When you are finished hatching, clean your incubator immediately. And remember when you are cleaning it that it is styrofoam. Be gentle. This incubator works well sitting still, but if you try to sling out the moisture after washing, you will have a handful of styrofoam still in your hand, and the incubator on the ground. Trust me. Please do not wash down the electrical components. A nice gentle wipe will do well here. I have some of these gizmos that have lasted for years. Keep the original box, get it good and clean and dry, put it back in the box and it’s good to go next year. If you’re going to use it again immediately, still clean it up and follow the instructions. Remember, the box that you kept and didn’t throw away?
What you’ve just done is start your 6, 12 and 18 month cycle. In 6 months the hens will start to lay. In one year you can hatch their eggs again. In 18 months, if you choose, you can replace your adult birds. If you have a certain hatch date that you want, and you’re going to start saving eggs, your incubation time is 3 weeks. Plan accordingly. Use the freshest eggs you can, test your equipment and be prepared. The birds you just hatched will provide you with meat and eggs, generation after generation.
One topic we didn’t cover. If you choose not to use an automatic turner, when you are ready to start incubating the eggs, use a pencil and place
an ‘X’ on one side. Lay the eggs down flat with the ‘X’ up, and every three or four hours, turn the eggs over with the ‘X’ down. When going over night, try to alternate ‘X’ down one night, ‘X’ up the next night, and follow the same time frame, temperature and humidity. You can get more eggs in the incubator if you do not use an automatic turner. Again, make sure your hands are clean since you will be handling them more often. Everything else is the same after hatch date. Remember, don’t turn the eggs the last three days.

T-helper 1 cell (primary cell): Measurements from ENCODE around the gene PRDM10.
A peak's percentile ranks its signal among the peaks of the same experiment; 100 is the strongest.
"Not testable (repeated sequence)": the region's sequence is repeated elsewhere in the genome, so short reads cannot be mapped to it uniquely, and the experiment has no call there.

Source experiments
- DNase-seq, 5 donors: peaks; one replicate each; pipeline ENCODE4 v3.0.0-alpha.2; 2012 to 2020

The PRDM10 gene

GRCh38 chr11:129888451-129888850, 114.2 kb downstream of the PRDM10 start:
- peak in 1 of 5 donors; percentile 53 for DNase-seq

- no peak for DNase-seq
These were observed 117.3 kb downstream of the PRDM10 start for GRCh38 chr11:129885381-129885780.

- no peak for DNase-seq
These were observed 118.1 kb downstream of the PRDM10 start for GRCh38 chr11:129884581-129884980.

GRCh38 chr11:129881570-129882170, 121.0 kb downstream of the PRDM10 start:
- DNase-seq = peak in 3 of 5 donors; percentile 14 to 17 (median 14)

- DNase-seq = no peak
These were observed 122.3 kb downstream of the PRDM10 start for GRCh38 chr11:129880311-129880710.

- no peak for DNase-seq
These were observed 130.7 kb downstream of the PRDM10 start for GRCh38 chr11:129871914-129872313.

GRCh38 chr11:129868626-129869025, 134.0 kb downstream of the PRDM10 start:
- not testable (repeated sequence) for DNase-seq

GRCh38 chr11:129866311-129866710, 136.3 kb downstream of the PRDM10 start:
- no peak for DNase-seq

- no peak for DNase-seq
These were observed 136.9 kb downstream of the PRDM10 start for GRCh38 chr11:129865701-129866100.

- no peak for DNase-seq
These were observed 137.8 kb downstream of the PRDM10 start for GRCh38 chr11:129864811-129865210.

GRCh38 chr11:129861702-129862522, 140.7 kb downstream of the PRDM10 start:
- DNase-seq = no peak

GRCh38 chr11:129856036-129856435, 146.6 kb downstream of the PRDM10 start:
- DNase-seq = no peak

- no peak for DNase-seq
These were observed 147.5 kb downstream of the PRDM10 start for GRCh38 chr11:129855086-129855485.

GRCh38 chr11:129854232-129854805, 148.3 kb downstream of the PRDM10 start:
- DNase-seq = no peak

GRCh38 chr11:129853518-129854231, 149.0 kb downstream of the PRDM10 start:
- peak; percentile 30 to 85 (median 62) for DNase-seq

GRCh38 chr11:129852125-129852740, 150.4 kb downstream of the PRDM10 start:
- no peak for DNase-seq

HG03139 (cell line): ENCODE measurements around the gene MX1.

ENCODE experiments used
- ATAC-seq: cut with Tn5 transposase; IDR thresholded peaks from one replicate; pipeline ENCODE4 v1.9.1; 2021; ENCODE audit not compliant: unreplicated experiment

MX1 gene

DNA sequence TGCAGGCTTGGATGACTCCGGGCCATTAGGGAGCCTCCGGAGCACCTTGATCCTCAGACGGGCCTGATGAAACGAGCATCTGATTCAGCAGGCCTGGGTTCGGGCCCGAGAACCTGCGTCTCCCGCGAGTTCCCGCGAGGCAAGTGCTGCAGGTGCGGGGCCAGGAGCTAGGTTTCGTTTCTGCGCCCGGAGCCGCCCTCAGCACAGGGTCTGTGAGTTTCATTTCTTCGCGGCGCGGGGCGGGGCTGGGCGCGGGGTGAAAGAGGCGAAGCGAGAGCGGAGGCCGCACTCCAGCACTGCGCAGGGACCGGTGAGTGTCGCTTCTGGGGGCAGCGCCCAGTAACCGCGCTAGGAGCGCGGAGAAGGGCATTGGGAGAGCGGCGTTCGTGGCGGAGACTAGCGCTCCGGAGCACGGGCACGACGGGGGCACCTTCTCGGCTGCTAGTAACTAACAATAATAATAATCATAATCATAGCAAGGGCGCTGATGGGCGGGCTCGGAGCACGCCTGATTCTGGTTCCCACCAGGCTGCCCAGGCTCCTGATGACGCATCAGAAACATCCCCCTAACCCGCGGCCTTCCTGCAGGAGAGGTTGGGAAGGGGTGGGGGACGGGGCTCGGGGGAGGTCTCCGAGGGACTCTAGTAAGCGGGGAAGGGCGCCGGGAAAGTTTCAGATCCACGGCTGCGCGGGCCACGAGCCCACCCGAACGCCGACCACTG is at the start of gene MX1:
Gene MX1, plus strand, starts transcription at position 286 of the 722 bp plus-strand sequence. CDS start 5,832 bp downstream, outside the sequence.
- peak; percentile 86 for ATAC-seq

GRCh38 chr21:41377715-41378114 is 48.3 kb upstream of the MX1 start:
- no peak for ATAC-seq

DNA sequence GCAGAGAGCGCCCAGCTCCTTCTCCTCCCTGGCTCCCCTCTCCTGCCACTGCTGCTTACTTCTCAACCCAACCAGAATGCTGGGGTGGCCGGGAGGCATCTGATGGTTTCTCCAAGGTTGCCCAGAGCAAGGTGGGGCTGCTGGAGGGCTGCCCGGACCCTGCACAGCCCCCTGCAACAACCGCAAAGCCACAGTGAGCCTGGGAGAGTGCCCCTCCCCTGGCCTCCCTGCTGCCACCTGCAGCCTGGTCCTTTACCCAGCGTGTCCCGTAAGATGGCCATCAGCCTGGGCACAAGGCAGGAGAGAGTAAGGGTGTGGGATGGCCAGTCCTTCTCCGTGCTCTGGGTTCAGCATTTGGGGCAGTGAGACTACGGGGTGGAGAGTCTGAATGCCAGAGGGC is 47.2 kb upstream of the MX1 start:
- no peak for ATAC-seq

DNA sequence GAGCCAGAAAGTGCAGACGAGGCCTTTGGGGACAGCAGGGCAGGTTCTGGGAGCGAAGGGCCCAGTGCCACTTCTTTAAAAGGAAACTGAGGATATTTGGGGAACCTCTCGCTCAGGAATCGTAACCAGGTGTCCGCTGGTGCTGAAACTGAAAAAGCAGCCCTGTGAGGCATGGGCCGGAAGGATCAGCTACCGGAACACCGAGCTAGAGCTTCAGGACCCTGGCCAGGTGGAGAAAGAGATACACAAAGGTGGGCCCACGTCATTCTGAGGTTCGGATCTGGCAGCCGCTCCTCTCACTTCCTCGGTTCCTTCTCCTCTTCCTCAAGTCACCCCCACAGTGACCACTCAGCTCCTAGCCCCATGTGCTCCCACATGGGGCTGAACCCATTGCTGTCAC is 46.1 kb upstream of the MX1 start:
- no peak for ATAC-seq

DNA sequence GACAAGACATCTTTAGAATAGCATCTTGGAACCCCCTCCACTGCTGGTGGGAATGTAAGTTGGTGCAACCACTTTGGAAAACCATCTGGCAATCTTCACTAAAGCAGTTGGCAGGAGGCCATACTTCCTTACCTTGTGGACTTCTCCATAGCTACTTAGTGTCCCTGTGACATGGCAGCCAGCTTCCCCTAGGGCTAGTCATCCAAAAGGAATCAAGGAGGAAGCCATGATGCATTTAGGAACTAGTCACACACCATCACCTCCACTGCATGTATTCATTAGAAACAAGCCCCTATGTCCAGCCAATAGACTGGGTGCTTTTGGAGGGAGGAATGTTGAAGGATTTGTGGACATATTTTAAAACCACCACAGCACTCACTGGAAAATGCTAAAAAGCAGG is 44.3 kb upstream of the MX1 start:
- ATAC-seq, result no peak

You will get about half and half, male to female. Your hatch rate might be anywhere from 50% to around 90%. Use well shaped eggs. In about 12 weeks be prepared to butcher the roosters. Some roosters you will butcher earlier and some you will butcher later, depending on the breed. Let’s say you have 42 eggs in an incubator and you get an 80% hatch rate. That will give you about 32 birds, about 16 roosters and 16 hens. In about 12 weeks you butcher 14 of the roosters. Now you have 2 roosters and 16 hens. In about three more months, depending on the breed, you will start getting about 12 to 14 eggs a day. In about six more months, you do the whole thing over again. Ta-da!
For you folks that live off the grid, I have located a 12 volt VDC incubator. Here’s the website. But, don’t be fooled by the 12 volt AC turner. It is AC. So, food for thought. Something to play with.
If you’re going to do this little experience, you need to have solid plans soon. About how many chickens do you want? What breed? Do you want to have a rooster? What kind of chicken coop are you going to buy or build? And you need to just get prepared. Hope this helps.
We’ll cluck more later. Frank
P.S. Don’t forget to practice clucking, or in this case, cheeping.